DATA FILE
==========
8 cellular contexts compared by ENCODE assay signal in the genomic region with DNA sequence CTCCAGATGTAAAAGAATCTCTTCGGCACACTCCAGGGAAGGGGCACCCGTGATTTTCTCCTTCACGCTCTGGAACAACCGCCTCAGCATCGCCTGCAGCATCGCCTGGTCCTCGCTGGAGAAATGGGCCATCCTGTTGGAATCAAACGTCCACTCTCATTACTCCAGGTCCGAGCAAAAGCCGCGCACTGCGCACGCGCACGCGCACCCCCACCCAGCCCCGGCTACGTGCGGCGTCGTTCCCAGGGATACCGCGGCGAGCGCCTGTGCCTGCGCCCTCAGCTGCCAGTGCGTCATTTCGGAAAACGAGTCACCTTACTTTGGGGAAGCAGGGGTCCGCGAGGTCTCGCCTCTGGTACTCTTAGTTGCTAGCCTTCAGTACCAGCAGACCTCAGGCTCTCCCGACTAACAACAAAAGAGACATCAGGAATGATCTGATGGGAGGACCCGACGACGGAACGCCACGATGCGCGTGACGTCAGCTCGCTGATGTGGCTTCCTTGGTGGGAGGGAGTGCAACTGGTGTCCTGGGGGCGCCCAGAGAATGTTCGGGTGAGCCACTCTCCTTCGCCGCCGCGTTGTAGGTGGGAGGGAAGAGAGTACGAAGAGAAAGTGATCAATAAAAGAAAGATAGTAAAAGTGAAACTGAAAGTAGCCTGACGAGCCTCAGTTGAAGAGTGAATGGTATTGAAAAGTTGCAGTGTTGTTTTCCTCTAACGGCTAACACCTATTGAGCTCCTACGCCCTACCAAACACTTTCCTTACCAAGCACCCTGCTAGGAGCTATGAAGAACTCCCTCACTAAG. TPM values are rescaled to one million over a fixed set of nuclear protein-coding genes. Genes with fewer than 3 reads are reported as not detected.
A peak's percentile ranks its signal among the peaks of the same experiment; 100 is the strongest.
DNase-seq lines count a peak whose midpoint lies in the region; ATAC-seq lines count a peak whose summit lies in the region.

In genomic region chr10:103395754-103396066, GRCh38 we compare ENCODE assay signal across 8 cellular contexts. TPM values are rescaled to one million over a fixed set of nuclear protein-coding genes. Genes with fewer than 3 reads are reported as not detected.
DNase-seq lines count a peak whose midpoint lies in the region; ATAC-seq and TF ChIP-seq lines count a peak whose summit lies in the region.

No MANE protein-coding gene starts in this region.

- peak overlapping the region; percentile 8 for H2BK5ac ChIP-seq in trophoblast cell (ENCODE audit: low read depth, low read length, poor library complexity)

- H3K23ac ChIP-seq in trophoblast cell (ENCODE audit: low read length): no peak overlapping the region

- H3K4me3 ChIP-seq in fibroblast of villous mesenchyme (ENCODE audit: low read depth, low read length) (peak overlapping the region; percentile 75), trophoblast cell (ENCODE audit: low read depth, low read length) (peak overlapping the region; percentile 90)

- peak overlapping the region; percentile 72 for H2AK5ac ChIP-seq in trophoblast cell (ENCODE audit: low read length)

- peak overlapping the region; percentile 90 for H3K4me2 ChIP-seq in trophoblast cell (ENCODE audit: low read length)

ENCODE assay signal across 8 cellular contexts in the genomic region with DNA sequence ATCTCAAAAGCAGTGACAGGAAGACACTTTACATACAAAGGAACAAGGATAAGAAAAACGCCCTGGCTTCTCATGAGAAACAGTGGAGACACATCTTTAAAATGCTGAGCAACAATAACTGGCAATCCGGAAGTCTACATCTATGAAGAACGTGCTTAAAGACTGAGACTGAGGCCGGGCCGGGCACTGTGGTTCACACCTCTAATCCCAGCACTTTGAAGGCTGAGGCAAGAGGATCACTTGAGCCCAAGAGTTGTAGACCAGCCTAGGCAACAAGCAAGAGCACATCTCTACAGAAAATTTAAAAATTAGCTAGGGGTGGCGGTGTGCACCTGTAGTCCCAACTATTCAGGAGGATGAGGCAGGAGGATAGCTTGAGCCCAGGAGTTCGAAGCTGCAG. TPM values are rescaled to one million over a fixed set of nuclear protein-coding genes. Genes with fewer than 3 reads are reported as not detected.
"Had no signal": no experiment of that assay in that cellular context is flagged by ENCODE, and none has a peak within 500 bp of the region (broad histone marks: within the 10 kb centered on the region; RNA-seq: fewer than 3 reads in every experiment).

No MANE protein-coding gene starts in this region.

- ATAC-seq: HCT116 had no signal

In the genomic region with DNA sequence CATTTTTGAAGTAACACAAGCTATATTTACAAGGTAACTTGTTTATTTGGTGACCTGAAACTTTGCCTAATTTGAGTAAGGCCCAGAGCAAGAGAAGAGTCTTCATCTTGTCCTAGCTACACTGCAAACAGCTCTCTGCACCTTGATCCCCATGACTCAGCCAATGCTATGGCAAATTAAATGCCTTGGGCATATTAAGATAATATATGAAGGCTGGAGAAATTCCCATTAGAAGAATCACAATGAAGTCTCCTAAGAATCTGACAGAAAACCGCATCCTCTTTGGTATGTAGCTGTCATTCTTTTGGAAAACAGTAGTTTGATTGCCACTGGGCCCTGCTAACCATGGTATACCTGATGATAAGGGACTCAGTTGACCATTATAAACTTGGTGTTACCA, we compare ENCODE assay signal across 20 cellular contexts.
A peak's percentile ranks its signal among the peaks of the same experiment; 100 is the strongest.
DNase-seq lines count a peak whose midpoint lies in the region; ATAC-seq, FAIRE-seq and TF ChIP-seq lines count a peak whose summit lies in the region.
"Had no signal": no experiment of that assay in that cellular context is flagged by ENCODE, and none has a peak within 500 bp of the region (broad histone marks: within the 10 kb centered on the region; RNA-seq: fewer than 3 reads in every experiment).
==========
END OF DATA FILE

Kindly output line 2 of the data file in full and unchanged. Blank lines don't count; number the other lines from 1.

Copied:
A peak's percentile ranks its signal among the peaks of the same experiment; 100 is the strongest.